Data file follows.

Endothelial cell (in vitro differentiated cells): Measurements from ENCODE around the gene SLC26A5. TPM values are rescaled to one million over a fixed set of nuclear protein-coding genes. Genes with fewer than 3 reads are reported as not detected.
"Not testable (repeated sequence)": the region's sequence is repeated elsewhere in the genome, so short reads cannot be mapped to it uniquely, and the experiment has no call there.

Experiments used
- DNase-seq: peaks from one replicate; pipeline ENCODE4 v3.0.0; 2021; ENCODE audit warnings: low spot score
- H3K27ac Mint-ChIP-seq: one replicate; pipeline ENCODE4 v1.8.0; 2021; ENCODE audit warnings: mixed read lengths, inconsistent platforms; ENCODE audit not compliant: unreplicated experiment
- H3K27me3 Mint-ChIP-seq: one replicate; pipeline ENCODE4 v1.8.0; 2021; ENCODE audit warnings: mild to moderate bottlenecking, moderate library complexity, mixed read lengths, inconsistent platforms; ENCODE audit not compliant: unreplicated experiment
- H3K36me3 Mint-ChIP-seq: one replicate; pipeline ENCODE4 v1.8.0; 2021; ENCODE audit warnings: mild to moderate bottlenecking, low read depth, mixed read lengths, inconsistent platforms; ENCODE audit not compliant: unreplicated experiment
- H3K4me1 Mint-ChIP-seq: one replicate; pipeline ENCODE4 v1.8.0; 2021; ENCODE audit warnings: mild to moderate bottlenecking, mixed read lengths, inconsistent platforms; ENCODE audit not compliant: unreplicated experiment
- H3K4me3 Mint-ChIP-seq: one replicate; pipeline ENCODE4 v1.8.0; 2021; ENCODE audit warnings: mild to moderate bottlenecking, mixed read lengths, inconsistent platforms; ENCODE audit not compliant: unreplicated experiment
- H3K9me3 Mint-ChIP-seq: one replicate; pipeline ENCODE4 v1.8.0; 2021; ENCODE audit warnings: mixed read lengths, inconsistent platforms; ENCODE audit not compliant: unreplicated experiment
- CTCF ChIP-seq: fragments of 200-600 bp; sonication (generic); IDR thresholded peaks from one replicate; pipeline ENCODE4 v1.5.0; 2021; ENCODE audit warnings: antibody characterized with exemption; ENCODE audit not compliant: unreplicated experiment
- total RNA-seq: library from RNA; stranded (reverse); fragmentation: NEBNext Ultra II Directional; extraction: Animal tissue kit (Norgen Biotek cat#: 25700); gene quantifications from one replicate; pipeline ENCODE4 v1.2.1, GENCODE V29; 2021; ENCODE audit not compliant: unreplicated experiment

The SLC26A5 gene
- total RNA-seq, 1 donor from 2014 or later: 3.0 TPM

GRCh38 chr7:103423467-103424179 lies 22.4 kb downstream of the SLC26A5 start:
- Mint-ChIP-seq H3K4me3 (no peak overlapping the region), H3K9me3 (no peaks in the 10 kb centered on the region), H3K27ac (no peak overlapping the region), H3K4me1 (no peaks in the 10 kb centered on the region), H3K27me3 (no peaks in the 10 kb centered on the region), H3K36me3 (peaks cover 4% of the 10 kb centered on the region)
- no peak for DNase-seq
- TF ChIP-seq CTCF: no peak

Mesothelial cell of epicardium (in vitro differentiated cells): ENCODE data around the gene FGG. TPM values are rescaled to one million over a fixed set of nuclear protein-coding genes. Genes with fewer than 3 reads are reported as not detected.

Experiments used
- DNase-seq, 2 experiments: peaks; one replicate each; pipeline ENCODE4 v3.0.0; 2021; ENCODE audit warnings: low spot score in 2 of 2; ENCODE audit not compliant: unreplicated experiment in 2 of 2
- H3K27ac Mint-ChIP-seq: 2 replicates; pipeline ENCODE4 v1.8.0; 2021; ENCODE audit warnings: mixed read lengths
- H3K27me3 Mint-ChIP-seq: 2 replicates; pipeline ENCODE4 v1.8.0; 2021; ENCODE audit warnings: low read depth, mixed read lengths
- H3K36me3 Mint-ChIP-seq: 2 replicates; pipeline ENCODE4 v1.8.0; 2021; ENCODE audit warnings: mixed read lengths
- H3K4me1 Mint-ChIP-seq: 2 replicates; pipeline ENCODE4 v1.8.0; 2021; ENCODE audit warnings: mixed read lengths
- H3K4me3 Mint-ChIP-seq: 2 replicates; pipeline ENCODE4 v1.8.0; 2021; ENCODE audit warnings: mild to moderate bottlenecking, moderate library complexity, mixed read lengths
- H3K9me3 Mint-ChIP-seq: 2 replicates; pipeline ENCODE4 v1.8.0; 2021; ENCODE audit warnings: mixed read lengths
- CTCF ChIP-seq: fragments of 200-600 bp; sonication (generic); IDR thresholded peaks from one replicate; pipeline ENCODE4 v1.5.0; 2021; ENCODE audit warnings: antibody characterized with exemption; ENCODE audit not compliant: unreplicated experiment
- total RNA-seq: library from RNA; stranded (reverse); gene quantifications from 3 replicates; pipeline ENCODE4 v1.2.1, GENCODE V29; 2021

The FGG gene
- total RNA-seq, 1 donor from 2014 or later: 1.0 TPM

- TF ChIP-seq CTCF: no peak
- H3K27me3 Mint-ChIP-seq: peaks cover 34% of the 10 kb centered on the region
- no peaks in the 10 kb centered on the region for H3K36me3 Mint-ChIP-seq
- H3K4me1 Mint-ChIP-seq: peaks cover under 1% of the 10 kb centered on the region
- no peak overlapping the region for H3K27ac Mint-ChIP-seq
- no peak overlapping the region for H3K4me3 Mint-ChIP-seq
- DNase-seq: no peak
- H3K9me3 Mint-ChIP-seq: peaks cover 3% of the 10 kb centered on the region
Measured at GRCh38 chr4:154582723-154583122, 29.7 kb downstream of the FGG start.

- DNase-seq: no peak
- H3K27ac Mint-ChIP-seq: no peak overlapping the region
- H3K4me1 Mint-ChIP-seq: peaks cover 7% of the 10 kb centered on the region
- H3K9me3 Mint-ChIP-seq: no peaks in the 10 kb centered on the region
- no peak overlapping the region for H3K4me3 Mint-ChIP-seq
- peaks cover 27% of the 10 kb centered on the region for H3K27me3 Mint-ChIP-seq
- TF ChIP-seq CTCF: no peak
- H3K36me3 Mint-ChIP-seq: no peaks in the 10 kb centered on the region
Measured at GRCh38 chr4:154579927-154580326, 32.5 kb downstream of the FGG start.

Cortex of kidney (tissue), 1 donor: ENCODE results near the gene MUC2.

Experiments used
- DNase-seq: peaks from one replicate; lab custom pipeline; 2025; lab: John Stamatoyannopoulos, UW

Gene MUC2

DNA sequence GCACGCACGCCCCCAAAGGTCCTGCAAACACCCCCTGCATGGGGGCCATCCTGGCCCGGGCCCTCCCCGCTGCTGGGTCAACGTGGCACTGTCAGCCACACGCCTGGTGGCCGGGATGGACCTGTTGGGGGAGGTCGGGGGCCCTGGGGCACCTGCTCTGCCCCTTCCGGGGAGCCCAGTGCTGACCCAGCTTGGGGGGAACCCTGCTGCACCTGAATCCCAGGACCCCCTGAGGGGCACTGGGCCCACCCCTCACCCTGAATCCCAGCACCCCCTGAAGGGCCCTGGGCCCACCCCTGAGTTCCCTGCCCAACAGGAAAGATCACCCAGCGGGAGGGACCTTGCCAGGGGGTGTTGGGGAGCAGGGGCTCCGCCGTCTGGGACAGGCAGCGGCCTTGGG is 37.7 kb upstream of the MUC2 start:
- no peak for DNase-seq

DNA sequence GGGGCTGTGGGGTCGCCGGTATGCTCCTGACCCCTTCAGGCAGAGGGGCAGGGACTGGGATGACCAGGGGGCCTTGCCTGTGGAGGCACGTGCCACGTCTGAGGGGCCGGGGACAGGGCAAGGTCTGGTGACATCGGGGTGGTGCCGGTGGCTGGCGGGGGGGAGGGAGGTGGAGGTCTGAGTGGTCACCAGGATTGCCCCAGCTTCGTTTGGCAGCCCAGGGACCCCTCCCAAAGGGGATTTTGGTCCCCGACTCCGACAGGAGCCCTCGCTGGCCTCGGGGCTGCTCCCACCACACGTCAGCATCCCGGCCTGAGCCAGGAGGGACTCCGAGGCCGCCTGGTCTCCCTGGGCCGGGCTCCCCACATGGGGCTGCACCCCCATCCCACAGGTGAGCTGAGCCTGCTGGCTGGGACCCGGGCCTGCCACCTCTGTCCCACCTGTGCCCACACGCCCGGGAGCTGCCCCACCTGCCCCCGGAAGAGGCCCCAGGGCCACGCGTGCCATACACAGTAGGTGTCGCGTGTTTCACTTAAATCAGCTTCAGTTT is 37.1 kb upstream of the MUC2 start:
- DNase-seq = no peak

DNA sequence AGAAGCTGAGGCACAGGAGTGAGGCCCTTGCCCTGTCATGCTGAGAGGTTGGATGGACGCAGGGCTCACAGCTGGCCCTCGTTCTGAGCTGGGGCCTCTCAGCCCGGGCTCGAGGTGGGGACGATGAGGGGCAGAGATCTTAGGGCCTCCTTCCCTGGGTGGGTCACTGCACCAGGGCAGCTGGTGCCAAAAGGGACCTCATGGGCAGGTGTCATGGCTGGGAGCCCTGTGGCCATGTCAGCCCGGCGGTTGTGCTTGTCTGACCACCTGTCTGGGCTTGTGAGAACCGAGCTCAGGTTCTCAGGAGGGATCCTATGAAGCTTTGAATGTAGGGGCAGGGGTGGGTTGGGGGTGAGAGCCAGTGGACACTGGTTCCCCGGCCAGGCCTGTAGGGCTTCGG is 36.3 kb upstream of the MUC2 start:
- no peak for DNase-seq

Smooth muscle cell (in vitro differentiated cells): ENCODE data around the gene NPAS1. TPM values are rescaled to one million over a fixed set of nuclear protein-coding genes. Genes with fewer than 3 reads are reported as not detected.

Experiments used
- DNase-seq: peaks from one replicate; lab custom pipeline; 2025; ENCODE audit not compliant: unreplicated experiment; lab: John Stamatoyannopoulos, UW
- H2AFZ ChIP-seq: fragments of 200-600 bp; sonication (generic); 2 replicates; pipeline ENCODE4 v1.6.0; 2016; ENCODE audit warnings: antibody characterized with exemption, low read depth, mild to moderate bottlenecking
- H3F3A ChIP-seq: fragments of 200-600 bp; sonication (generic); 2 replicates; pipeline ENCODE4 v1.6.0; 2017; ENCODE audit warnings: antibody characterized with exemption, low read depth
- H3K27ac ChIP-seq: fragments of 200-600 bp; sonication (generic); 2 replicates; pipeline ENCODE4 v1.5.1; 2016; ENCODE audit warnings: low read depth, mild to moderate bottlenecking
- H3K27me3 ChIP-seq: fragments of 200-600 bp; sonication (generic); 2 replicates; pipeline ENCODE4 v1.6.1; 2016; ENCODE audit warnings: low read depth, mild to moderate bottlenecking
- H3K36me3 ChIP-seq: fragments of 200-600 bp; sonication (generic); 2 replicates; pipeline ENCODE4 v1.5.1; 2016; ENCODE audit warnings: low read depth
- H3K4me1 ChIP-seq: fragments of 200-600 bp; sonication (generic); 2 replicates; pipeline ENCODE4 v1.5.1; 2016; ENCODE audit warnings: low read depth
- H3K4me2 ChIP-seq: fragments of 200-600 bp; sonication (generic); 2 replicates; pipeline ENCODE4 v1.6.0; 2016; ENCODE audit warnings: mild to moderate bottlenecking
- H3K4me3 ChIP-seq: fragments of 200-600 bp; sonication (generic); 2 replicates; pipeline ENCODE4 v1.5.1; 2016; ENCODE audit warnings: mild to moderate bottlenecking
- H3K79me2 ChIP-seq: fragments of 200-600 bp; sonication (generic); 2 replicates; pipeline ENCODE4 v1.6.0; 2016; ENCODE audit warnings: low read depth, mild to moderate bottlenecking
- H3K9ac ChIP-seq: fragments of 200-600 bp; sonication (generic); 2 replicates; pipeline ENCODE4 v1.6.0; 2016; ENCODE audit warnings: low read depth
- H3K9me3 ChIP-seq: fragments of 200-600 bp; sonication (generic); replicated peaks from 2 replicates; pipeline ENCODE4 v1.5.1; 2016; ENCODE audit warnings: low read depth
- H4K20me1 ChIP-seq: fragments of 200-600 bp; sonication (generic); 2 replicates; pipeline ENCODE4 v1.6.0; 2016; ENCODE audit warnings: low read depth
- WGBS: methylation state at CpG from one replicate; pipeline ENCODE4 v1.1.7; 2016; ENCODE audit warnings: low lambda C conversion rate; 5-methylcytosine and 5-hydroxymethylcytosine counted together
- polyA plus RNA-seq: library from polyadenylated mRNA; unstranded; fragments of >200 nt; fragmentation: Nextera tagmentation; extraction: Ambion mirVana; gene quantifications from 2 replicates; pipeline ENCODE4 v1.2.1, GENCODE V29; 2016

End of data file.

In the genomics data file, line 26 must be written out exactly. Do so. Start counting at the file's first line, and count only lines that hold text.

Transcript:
- H3K4me3 Mint-ChIP-seq: 2 replicates; pipeline ENCODE4 v1.8.0; 2021; ENCODE audit warnings: mild to moderate bottlenecking, moderate library complexity, mixed read lengths